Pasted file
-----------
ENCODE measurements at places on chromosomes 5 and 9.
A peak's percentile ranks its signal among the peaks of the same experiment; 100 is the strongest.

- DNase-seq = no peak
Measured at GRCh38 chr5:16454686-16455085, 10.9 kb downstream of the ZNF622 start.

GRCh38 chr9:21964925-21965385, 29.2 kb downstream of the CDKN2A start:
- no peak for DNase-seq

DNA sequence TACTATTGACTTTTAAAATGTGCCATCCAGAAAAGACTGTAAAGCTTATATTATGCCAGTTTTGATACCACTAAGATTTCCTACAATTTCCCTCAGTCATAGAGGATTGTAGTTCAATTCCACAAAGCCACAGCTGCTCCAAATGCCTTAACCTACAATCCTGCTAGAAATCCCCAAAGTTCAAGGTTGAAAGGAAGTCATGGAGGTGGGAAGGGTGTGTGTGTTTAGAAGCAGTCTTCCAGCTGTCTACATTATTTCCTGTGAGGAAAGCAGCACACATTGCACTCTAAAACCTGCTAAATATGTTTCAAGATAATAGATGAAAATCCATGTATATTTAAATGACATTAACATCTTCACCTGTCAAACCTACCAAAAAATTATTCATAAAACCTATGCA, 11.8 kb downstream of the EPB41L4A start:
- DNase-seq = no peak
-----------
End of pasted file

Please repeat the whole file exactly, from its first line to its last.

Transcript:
ENCODE measurements at places on chromosomes 5 and 9.
A peak's percentile ranks its signal among the peaks of the same experiment; 100 is the strongest.

- DNase-seq = no peak
Measured at GRCh38 chr5:16454686-16455085, 10.9 kb downstream of the ZNF622 start.

GRCh38 chr9:21964925-21965385, 29.2 kb downstream of the CDKN2A start:
- no peak for DNase-seq

DNA sequence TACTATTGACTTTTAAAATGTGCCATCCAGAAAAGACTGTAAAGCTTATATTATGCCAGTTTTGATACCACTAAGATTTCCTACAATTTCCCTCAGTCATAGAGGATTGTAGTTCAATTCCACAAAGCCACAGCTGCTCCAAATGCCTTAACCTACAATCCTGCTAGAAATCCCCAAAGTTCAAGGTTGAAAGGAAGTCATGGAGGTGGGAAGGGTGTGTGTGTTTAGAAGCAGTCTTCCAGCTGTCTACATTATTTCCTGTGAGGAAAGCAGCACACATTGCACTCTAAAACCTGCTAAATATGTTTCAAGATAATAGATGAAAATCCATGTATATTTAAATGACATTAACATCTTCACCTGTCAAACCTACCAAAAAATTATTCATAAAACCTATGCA, 11.8 kb downstream of the EPB41L4A start:
- DNase-seq = no peak